PhD in Adult Learning and Development

PhD in Educational Studies: Adult Learning and Development

Gain an advanced degree that will enable you to work with adults in educational settings, and allow you to contribute new knowledge to the field of adult learning.

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Program Director: Adult Learning and Development

Faculty Terry KeeneyTerrence Keeney, program director of the Adult Learning and Development specialization, teaches graduate and undergraduate courses in research methods, lifespan development, cognitive psychology, holistic psychology, and ethics. Previously, he has held faculty and academic administration positions at schools that include University of California, Antioch, Goddard, and Lesley.

Dean's Scholarships: PhD Recipients 2016-17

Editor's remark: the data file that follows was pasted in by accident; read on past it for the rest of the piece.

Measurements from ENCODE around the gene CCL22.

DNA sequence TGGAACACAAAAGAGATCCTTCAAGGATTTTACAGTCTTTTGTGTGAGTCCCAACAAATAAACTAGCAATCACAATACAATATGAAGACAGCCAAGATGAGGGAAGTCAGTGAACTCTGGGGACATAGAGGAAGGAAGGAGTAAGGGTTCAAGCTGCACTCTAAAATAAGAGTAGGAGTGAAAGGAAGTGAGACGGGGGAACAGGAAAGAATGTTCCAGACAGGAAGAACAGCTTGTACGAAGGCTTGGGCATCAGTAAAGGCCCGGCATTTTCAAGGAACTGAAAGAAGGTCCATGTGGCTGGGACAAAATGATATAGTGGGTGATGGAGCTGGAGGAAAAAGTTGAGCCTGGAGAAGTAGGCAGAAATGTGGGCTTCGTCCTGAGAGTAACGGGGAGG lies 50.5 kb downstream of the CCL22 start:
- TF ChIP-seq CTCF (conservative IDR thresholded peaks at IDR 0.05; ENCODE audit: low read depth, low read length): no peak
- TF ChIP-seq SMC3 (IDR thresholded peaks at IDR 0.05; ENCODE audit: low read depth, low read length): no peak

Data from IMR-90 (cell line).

Applicants for the 2016-17 Dean's Scholarship Awards were asked to write a statement that explains how their research "has the potential to inform educational programs or practices that advance social justice." Below are the three award recipients (one from each specialization) and a short synopsis of the focus of their research.

Kristopher Merceran, Adult Learning and Development: investigation of the impact of mentoring on African-American college students in both formal mentoring programs and informal mentoring relationships, and the effect of the relationships on students' desire, motivation, and ability to pursue leadership roles on campus and in their communities.

Subal Rozario, Educational Leadership: educational equity for underserved students in higher education in Bangladesh, specifically the various ways educational leadership at Notre Dame University in Bangladesh provides equity for underserved students from ethnic and religious minorities and low-income families whose members have not previously earned a degree.

Elizabeth Lee, Individually Designed: family/school relationships from the perspective of family engagement programs and policy, sociology of the family, and social policies. She will shed light on these complex family-school relationships, aiming to bring the poorest, quietest, often most marginalized families into more agentive participation in educational decisions.